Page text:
You see it all the time on TV and in the news: criminals getting busted because of their online search history. But how do you know what is illegal to search for on the Internet? And how do you go from a few Google searches to a criminal conviction?
Using a search engine to search for illegal internet activity is a crime, and police can use your search behavior, search history, and social network to establish intent or conspiracy to commit a worse offense like possession of child pornography (for which you will need an expert child pornography defense attorney) or even murder.
While there is no article of the Texas Penal Code that lists what is illegal to search for on the internet, certain online searches and do qualify as proof of intent based on their wording, frequency, or the sequence of your search history as it pertains to the specifics of your case.
Police and prosecutors can use your search history to establish intent to commit a crime. This is especially important in cases pertaining to child pornography or online solicitation of a minor in Texas, as well as searches that signal intent to engage in illegal internet activity, such as sharing copyrighted material (piracy). Examples of searches that count as what is illegal to search for on the Internet include:
These are just a few very broad examples of the kinds of searches that are what is illegal to search for on the internet and that can get you in trouble with the law. Searches don’t always need to be that specific or obvious, either.
Generally speaking, if your search implies intent to commit a crime, you could face charges for conspiracy or intent based on the search behavior, and exactly what is illegal to type into Google could depend entirely on the surrounding circumstances of your case. (And if you’re wondering, “Does Google report illegal searches?” yes, it does.)
For example, searching for “child pornography statistics” would not constitute any kind of legal offense, searching for “child pornography downloads” could. Searching for things about murder wouldn’t be an issue unless you were also under investigation for murder, and having searched “is it illegal to search for child pornography?” will look more suspicious than investigative if you’re accused of sex crimes involving a child.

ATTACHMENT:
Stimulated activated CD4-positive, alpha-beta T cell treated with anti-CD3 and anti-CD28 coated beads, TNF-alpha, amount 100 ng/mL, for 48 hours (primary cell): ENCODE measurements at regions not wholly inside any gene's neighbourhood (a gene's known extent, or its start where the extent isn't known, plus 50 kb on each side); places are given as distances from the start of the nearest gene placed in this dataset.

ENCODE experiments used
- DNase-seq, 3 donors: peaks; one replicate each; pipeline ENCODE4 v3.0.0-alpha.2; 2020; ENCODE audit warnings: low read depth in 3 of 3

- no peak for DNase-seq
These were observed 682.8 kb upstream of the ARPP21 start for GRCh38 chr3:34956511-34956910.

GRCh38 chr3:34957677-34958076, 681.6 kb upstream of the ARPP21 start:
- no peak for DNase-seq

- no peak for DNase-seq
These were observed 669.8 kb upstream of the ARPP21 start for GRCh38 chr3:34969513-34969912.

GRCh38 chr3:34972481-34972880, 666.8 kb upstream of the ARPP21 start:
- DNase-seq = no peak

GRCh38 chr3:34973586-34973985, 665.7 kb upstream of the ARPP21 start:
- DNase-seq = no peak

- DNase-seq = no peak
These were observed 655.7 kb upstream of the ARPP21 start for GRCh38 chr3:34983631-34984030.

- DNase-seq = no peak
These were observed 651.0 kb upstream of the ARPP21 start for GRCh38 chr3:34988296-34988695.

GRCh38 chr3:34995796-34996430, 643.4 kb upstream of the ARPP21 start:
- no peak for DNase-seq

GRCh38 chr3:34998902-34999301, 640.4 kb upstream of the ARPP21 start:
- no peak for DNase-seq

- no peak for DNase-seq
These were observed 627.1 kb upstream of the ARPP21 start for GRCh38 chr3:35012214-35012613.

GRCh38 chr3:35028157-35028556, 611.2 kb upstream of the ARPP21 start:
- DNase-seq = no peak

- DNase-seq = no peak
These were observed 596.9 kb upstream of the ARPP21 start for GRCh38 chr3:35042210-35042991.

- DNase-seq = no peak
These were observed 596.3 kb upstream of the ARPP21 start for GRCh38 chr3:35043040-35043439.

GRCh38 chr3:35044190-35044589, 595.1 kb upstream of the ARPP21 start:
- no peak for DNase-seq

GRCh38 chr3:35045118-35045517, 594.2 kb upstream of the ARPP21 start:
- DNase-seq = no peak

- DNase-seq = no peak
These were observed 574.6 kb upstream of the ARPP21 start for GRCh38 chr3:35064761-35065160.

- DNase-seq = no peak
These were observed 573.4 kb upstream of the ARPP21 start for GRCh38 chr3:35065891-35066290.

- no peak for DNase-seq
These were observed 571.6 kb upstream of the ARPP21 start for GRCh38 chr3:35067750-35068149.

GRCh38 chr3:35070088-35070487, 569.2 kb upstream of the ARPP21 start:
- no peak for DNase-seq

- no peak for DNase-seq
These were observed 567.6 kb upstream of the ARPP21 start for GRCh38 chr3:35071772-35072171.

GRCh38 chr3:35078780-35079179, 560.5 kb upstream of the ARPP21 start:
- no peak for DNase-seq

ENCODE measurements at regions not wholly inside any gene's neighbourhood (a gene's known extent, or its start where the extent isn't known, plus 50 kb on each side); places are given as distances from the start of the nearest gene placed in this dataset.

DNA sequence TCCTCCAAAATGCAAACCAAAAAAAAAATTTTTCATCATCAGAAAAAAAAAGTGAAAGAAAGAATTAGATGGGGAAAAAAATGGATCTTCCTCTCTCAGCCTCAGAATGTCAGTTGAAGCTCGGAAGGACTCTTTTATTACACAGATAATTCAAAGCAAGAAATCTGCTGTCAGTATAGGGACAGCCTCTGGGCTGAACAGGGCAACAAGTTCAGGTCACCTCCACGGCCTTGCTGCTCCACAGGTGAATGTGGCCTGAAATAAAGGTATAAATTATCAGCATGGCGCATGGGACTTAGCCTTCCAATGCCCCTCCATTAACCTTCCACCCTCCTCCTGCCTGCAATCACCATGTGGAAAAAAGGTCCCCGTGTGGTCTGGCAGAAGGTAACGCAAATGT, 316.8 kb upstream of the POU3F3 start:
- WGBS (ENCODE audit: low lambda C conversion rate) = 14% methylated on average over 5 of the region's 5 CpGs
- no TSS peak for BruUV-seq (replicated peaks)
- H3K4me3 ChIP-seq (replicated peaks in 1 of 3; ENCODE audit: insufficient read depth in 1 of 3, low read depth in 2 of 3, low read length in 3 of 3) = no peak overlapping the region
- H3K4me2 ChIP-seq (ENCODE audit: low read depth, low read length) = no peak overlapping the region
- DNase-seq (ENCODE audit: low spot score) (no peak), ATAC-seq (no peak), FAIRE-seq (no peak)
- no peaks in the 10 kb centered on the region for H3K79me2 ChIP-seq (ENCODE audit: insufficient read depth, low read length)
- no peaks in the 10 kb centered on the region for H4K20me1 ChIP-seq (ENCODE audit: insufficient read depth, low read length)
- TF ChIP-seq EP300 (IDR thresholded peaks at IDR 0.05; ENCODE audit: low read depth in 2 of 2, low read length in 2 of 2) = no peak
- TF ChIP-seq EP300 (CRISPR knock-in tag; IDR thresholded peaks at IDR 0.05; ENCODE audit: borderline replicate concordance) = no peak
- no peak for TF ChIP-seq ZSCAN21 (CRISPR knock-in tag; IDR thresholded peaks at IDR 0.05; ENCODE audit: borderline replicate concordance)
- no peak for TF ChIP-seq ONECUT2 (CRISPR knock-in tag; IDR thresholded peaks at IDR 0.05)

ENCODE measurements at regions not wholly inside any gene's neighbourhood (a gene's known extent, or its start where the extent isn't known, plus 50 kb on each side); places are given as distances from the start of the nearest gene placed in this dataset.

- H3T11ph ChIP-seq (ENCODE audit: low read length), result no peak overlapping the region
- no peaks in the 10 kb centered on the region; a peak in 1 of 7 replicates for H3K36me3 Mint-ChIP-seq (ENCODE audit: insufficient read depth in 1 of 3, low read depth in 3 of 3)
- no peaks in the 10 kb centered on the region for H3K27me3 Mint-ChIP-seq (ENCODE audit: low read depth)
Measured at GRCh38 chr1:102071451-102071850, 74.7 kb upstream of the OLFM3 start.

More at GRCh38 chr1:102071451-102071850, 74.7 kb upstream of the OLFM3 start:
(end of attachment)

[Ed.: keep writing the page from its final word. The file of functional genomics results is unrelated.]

The laws surrounding online behavior aren’t always black and white. Many wonder, “can you go to jail for looking at a website?” or “what if I accidentally stumble upon illegal internet sites?” These are fair questions.
Generally speaking, you must actually engage in illegal activity through a website in order for it to be considered criminal activity. For instance, you could visit a website that sells illegal drugs or offers illegal downloads of copyright material, but as long as you don’t purchase or download anything, you’re not committing a crime.
Child pornography is completely different. The laws for possession of child pornography DO NOT require you to download or physically posses sexually explicit images of a minor in order to be guilty of possession. When you view child pornography online, that activity is stored in your computer cache, which qualifies as possession of child pornography in Texas.
In other words, even visiting a website that hosts child pornography can be considered a crime. Anonymity does not apply, either; police can use your IP address to trace your search and download behavior and obtain a warrant for your arrest.
What is illegal to search for on the Internet isn’t always clear. If you’ve been charged with a crime based on your online search behavior, you need a strong criminal defense lawyer on your side. Doug Wilder is an experienced defense attorney who knows every aspect of laws regarding child pornography, Texas sexting laws, and aggravated sexual assault in Texas.
Don’t leave your freedom up to chance. Contact us today to schedule your free consultation.